Baby steps: How to plan, save and budget for your first child

Having a baby is fun, crazy and a little bit scary. Smart planning can help you cope more easily with the day-to-day costs, while setting your family up for a bright future.

Busy first-time dad with child

Key takeaways

  • Managing short-term budgets and long-term financial plans can really pay off in the years to come.
  • Opening a tax-advantaged account like a 529 education savings plan is easy.
  • Using apps and online tools can help you track your budget and manage your accounts.

Congratulations, parent-to-be!

We know there’s a lot on your plate right now, from painting the nursery to stockpiling diapers, but there’s one more must-do item: a college savings strategy.

Start early

Having a baby is expensive. So how are you going to find an extra $50 or $100 each month to sock away for college? It may seem like a long way away, but it’ll be here before you know it. Starting early is key to getting the most out of a college savings account like a 529 savings plan. As a new parent, you’re in a great position to really get ahead of the game.

Shop strategically

Skip the plush talking giraffes and state-of-the-art bottle warmers in favor of basics that will see you through baby’s first year: Diapers, burp cloths, bottles. Did we mention diapers? You can always borrow, swap or buy secondhand baby clothes and gear from friends and family.

Check insurance benefits

Check your health insurance to make sure it covers as much as possible. Comprehensive coverage can save a bundle on ultrasounds, checkups and the delivery room. Consider raising your deductible on things like car insurance to lower your monthly premiums. Raising your deductible from $250 to $1,000, for instance, could save you 15% or more off your premium. You can contribute a portion of monthly savings to a 529 savings plan.

Give yourself credit

Credit cards offer rewards and rebate programs that could help you save a little extra to put in the college fund. Use online spending trackers to see where and how you spend, then look for a card that offers cash back on those areas. For instance, if you spend $80 a week on groceries, a card with 5% cash rebates can earn you $200 a year. That's another chunk of change that can go to your 529 savings plan. Every little bit helps!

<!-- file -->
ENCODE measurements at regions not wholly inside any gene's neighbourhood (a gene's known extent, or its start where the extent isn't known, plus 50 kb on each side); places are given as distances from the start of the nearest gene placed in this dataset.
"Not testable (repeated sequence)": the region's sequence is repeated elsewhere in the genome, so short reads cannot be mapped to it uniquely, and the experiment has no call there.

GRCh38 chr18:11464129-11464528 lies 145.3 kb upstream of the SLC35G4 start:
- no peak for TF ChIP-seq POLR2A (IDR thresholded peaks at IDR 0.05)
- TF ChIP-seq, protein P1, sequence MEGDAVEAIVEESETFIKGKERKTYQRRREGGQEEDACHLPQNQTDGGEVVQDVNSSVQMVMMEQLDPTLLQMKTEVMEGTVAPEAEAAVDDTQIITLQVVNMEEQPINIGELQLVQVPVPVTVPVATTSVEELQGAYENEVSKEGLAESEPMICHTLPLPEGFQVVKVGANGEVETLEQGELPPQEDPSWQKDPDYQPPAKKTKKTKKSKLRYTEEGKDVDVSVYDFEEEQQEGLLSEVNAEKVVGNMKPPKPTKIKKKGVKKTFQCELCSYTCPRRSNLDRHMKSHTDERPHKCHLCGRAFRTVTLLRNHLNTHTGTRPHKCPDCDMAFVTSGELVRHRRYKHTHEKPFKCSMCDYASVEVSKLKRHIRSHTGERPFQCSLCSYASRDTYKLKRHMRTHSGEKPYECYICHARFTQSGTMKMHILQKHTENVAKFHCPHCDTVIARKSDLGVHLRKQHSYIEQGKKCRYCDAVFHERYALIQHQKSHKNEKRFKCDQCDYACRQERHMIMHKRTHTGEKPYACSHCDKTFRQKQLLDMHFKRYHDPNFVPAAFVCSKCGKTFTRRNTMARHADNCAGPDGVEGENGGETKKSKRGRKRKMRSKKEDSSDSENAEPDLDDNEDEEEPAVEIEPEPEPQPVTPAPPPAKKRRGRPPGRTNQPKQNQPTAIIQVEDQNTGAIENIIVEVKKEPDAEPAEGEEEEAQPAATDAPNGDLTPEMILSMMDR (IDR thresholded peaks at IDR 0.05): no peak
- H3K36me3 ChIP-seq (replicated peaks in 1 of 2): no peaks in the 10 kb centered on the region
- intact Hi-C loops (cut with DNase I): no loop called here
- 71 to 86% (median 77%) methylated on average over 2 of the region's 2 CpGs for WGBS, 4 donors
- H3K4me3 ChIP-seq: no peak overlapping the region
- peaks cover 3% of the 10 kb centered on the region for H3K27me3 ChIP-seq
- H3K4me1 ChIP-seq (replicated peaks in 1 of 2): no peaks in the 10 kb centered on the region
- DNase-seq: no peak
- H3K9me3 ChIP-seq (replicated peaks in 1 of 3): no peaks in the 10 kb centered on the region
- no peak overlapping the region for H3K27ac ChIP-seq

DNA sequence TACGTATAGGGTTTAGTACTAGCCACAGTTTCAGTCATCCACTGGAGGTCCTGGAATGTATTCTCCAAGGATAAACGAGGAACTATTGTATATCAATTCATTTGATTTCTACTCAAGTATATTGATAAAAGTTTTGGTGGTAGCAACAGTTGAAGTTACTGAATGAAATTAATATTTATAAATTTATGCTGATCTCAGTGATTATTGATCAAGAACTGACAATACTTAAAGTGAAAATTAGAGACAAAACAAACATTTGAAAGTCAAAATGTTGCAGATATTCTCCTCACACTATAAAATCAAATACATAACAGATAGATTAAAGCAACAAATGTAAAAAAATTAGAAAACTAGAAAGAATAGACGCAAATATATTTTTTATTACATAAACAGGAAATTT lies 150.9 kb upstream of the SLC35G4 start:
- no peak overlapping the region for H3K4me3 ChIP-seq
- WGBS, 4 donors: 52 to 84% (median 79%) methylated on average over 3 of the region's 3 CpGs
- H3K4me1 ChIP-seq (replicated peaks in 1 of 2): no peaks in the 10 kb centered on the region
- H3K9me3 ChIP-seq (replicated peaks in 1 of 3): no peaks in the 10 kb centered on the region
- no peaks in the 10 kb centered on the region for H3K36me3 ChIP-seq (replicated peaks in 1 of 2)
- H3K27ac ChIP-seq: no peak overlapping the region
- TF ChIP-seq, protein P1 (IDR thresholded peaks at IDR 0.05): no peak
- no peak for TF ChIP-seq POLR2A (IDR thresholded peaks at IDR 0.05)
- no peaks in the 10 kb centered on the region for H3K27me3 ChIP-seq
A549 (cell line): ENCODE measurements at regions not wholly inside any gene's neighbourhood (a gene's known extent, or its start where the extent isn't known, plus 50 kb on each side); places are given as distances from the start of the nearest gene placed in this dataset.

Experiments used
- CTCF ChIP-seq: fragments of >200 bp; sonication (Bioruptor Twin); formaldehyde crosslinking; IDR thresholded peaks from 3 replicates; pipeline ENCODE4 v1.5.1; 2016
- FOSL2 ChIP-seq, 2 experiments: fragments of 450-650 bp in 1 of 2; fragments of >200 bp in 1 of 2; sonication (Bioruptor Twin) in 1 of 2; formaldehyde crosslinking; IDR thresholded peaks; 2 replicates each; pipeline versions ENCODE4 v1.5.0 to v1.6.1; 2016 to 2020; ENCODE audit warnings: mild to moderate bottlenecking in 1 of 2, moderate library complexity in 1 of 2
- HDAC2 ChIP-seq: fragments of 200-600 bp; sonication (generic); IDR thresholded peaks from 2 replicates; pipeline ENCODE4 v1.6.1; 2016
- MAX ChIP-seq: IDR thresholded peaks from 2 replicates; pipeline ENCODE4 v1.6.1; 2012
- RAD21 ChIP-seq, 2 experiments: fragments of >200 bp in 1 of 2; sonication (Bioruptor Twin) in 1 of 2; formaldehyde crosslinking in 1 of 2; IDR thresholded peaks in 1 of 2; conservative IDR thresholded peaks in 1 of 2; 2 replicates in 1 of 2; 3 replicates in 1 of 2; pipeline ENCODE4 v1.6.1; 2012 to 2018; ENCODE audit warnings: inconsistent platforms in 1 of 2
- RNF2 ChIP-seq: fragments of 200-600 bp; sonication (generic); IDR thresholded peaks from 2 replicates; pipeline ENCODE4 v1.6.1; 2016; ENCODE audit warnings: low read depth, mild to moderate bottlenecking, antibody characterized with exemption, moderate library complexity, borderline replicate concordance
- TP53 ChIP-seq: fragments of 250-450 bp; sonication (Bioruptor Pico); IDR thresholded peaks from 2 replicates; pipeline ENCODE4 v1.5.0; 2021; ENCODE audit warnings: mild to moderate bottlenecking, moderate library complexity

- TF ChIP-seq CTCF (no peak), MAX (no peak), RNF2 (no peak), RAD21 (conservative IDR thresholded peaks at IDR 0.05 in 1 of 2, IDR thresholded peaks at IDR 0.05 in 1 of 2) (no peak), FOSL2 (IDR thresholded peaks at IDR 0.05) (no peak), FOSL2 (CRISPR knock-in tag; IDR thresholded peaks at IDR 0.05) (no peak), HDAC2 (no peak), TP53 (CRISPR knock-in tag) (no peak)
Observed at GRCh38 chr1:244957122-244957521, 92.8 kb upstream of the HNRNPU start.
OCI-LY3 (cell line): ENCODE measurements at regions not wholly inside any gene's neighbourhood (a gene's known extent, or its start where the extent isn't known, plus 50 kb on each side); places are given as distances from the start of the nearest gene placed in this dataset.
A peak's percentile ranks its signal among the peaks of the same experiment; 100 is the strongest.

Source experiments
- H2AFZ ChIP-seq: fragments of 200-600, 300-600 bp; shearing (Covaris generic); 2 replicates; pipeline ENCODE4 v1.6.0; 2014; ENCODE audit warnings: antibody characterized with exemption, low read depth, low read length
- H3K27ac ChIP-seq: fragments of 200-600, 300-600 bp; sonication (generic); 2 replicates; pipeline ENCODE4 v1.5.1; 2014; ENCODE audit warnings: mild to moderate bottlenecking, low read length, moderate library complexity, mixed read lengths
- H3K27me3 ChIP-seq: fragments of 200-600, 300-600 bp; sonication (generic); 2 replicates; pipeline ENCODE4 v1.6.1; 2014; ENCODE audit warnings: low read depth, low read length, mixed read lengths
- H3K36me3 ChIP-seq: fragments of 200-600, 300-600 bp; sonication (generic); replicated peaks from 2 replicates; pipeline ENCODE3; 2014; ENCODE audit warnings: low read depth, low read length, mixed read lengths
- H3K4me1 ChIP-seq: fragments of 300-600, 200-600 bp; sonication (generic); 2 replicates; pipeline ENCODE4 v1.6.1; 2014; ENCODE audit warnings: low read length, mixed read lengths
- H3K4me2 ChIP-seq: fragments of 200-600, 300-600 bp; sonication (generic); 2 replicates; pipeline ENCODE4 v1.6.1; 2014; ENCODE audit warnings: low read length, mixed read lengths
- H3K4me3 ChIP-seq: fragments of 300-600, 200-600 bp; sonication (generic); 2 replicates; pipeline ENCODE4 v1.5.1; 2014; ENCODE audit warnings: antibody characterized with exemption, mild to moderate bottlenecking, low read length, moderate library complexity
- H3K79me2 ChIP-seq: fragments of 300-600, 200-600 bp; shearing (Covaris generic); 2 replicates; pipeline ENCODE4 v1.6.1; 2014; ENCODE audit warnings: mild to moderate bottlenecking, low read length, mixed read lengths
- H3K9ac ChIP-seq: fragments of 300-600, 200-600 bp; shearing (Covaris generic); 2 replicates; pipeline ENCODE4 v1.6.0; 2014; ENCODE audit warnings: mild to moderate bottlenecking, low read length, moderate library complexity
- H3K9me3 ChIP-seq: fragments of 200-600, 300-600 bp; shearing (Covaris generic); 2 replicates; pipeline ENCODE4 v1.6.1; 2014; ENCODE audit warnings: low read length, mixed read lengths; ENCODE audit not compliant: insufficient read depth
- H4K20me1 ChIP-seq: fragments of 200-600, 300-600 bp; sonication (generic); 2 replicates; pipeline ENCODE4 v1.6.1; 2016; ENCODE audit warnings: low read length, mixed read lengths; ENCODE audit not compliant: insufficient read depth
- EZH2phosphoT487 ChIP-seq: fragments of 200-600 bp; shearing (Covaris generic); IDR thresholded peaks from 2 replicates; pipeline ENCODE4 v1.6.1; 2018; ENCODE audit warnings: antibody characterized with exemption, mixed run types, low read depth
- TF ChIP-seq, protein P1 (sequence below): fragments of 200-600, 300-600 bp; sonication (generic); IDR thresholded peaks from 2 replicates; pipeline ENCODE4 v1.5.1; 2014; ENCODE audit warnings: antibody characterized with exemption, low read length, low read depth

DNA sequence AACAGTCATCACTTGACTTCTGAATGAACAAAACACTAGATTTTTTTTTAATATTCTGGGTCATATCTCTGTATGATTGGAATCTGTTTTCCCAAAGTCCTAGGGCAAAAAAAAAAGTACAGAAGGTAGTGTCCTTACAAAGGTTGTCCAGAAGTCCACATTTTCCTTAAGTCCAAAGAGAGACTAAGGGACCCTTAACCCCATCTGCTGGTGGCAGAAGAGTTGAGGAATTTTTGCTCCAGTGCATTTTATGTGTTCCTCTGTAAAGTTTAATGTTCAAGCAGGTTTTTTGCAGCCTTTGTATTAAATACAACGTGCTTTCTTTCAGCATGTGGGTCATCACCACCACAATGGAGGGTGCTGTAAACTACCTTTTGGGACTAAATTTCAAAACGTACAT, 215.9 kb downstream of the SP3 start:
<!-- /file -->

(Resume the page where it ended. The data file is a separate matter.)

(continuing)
Budget it out

To make a budget, you need to know how much you spend. Keep track of all your expenses, including every coffee, music download, etc. Then organize it by category: groceries, utilities, entertainment. Next, create a budget that tracks how your expenses measure up to your income, and start looking for ways to cut back.

Raise your wage

If you're getting a hefty tax refund each year, you and/or your partner may be having too much withheld from your paycheck. Ask a financial professional about adjusting your tax withholding to increase your take-home pay. Then consider setting up an automatic transfer to put that "extra" money toward a 529 savings plan.

Get digital help

Your phone is one of your best budgeting friends. Use apps to find the lowest prices on big ticket items, as well as essentials. You could even clip digital coupons and lower the cost of household basics with automatic reorder and delivery.

Bank it for baby

Once you’ve found ways to save a little extra, remember to set up a system for depositing it into a 529 savings plan. If you leave it in your checking account, you’re likely to spend it. Setting up automatic transfers is a good way to make saving simple and quick.

Things to do next

  • Install an app that can track your spending, and create a budget based on your day-to-day expenses.
  • Target a few places to cut down on spending. Take a good look at costs like insurance and credit cards.
  • Use our college savings calculator to start your 529 savings plan.

Investments are not FDIC-insured, nor are they deposits of or guaranteed by a bank or any other entity, so they may lose value.

Investors should carefully consider investment objectives, risks, charges and expenses. This and other important information is contained in the fund prospectuses, summary prospectuses and CollegeAmerica Program Description, which can be obtained from a financial professional and should be read carefully before investing. CollegeAmerica is distributed by American Funds Distributors, Inc. and sold through unaffiliated intermediaries.

Depending on your state of residence, there may be an in-state plan that provides state tax and other state benefits, such as financial aid, scholarship funds and protection from creditors, not available through CollegeAmerica. Before investing in any state's 529 plan, investors should consult a tax advisor. CollegeAmerica is sponsored by Virginia529℠. 

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